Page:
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NAP-XPS study of surface chemistry of CO and ethanol sensing with WO3 nanowires-based gas sensor

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The nanowires prepared on a commercial Al2O3-based sensor platform were studied by near ambient pressure X-ray photoelectron spectroscopy (NAP-XPS) upon detecting CO and ethanol. Our findings indicated that the ex-situ prepared WO3 NWs-based gas sensor might not be suitable for NAP-XPS studies, as the surfaces tend to accumulate significant carbon contamination, which remains on the surface even after long-term annealing in mbar range oxygen atmosphere at 593 K. To address this challenge, we developed a methodology involving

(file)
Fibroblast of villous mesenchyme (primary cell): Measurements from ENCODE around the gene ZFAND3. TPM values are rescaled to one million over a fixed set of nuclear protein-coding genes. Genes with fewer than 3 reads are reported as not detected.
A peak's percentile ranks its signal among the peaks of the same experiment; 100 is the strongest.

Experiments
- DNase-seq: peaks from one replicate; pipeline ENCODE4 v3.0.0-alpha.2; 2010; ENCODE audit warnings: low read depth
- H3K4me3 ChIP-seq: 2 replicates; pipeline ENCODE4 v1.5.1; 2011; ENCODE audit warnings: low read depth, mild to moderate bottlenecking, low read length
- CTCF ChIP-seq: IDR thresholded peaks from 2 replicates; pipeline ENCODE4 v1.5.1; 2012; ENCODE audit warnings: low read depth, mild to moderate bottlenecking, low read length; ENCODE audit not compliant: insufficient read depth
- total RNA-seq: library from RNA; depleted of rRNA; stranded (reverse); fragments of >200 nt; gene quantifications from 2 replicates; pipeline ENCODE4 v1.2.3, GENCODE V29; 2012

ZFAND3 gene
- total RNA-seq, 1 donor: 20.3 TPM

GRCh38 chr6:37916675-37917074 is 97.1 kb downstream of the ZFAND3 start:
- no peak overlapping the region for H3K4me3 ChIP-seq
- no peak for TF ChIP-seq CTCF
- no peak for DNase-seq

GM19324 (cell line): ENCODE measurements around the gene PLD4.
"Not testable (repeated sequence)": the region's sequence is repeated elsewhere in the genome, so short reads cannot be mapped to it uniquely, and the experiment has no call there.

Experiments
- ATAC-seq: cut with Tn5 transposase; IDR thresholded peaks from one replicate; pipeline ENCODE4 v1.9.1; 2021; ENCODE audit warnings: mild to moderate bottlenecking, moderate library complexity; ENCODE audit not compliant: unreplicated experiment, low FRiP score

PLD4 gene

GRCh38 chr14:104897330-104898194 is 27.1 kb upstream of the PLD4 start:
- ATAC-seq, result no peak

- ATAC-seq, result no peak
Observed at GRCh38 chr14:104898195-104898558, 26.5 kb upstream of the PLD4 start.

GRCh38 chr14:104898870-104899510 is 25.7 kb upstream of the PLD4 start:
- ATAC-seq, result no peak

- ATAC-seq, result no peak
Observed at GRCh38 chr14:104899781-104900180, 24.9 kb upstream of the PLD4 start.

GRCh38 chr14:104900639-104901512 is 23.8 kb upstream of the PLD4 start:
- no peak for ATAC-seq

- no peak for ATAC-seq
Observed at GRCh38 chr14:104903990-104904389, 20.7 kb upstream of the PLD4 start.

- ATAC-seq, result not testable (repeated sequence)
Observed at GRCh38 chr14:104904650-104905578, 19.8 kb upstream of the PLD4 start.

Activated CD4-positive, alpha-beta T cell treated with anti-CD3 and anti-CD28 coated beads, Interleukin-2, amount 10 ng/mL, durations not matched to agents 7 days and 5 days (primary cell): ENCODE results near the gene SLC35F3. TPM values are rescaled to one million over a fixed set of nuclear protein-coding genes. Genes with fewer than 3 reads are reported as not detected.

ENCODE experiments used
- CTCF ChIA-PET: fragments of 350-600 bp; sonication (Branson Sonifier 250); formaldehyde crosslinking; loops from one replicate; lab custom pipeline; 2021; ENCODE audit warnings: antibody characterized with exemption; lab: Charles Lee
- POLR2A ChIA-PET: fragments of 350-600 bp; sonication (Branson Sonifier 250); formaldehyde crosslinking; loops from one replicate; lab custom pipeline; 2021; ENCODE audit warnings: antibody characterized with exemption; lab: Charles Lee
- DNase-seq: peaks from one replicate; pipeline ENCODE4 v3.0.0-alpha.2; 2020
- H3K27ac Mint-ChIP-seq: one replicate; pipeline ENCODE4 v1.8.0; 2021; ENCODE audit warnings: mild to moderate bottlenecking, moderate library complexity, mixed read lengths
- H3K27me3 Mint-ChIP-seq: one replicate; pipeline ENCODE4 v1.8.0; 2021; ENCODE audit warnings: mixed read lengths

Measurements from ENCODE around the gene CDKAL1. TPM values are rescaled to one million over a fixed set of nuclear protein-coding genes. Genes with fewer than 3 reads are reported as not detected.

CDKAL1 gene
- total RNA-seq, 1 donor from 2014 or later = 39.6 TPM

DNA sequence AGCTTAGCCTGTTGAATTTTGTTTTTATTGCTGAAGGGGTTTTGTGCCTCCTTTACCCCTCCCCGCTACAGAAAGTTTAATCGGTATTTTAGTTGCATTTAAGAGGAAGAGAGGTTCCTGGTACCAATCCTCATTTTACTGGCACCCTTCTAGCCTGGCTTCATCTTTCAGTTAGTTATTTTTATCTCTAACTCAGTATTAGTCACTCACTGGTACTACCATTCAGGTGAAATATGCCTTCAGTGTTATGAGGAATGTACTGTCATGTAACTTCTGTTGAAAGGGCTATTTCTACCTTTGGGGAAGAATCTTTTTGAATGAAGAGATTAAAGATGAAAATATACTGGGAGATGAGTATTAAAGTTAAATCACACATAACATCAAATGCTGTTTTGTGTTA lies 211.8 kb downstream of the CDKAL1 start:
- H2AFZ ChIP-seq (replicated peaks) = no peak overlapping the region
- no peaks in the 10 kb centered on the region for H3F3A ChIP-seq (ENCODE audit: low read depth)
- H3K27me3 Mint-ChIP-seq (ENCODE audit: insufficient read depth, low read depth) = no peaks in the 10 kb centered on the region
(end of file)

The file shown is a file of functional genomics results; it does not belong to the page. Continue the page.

exposure of the sensor to NOx, which effectively cleans the surface and enables the detection of subtle chemical changes upon exposure to various carbon-containing analytes. Using NAP-XPS analysis, we investigated the gas sensing mechanisms of WO3 NWs for CO and ethanol at different temperatures, revealing that it might combine several mechanisms commonly observed in metal-oxide chemiresistors. It is shown that the response to CO rather arises from the quick interaction of CO molecules with the ionosorbed oxygen. In the case of ethanol sensing, the main driving force for the sensor macroscopic electrical response at low temperatures is the adsorption of ethanol molecules. In contrast, at high temperatures, it combines the adsorption of ethoxy groups with the strong reducing effect of EtOH on the WO3 surface.

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